Dorothée Nilsson Gallery, Berlin
Apparent Magnitude is the first solo exhibition of works by Swedish artist Johan Österholm at the Dorothée Nilsson Gallery. It brings together older and new works that look at the topic of light pollution from different perspectives. For many years the photographer Österholm has been working on the central yet least tangible element of his medium: light. His work combines astronomical observation and archival research, experimental photographic processes and, sometimes, political punchlines.
The three-part series Some Moon Walks (2017), for example, was created on the Isle of Sark in the English Channel. The island is considered a region with a natural, extremely dark night. On his nocturnal walks across the island, where the human eye can hardly see anything, Österholm’s camera was able to visualise the pale landscapes drawn by the clear moonlight on the island.
In recent works such as Concealer (2018), the perspective is reversed. It is not the essence of pure moonlight, but the dim light of urban street lamps that becomes the subject and artistic material.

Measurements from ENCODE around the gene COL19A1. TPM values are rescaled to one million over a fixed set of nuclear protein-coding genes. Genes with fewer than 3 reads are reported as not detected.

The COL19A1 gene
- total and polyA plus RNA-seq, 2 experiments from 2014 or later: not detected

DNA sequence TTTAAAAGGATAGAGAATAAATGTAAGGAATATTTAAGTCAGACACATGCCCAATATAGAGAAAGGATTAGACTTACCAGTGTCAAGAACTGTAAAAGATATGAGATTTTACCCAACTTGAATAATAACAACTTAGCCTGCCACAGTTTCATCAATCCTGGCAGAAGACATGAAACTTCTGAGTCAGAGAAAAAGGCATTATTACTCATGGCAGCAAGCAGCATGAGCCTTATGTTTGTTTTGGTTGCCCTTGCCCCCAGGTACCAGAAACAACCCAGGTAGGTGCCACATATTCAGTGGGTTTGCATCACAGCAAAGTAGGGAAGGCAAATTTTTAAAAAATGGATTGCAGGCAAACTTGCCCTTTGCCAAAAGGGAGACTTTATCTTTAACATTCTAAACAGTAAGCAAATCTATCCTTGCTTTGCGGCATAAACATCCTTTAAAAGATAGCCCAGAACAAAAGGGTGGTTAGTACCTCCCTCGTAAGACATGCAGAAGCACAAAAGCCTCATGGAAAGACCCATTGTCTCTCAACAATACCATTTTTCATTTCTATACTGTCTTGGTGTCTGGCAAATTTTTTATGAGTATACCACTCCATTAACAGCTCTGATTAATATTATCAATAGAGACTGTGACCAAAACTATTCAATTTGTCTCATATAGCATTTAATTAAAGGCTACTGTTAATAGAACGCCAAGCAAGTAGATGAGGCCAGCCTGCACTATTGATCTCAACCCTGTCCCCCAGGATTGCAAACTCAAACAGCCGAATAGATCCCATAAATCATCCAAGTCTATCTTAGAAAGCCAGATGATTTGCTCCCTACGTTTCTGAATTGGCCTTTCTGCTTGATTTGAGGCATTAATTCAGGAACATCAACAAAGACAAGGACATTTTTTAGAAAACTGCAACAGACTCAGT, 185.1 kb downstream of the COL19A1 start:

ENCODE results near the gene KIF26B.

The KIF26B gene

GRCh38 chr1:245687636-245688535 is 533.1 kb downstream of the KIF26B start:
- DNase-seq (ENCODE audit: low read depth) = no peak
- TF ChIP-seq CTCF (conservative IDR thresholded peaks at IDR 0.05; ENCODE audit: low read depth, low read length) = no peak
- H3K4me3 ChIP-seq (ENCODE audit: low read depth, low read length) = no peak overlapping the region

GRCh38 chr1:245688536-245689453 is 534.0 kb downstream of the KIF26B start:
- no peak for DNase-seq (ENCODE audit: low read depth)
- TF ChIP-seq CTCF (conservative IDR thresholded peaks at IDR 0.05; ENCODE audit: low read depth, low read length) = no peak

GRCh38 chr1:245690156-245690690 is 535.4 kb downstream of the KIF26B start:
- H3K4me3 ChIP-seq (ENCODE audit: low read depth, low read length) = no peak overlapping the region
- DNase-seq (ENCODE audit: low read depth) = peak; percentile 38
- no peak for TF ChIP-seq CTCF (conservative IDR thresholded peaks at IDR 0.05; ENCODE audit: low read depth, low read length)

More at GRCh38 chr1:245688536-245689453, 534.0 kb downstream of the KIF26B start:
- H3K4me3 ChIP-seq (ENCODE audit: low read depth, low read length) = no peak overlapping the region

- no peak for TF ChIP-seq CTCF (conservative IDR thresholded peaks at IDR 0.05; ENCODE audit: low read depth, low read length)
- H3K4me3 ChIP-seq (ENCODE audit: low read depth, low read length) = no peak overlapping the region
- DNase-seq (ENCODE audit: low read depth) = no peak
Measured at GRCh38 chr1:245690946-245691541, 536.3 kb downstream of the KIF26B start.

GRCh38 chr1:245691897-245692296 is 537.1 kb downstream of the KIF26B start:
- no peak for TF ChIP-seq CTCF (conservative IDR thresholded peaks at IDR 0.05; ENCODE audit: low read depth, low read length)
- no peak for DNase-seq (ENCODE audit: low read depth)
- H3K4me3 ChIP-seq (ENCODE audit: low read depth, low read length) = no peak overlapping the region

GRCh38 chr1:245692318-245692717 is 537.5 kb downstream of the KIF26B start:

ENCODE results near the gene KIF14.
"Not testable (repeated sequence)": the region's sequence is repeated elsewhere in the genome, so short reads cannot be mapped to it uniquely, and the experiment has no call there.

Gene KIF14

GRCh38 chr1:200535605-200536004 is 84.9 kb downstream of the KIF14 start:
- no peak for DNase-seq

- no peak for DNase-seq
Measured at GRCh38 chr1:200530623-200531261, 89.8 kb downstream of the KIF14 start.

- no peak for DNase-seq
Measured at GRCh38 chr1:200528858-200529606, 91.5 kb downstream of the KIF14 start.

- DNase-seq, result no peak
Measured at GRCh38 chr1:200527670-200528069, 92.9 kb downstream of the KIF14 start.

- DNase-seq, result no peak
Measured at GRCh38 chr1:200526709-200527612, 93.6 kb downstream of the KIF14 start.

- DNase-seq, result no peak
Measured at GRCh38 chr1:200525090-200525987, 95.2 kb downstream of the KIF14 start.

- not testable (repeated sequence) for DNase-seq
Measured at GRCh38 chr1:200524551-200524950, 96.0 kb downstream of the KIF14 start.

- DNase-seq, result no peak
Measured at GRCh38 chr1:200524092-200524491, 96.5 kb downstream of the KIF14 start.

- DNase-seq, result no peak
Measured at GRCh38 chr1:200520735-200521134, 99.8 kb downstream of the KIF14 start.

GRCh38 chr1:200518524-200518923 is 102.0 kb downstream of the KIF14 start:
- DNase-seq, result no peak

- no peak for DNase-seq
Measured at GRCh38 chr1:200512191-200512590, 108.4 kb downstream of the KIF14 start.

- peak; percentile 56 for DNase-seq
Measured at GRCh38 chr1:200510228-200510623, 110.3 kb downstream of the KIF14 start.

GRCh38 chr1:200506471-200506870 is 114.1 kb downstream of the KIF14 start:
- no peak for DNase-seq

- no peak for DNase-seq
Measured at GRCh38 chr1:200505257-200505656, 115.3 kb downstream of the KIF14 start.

The artist used it to examine old astronomical negatives from observatories, creating fascinatingly complex, black and white composite images. In Antique Skies and Untitled Lantern Pieces (both 2018) Österholm used a primitive method of early photography. For hours he exposed an astronomical yearbook and the glass pane of a street lamp with the negatives of those constellations that the light smog of the 20th century made invisible.
In Apparent Magnitude, however, Österholm also addresses the historical-political implications of his work on light more openly than before. Lantern Smashers (2018) interprets the streetlight as a political symbol of control. In the 19th century, newly erected lanterns were sometimes demonstratively destroyed. Österholm’s pictures, with tongue-in-cheek humour, interpret today’s vandalism or decay as a memory of those struggles for darkness in the city.
The works in Apparent Magnitude thus also reveal new aspects in Österholm’s work. In connection with the older projects, which will be on show at the same time in the exhibition Back to the Future at the C/O Berlin as part of the European Month of Photography, the broad spectrum of his work on the dark shades of light becomes evident.
Nýlistasafnið / The Living Art Museum, Reykjavík, 2016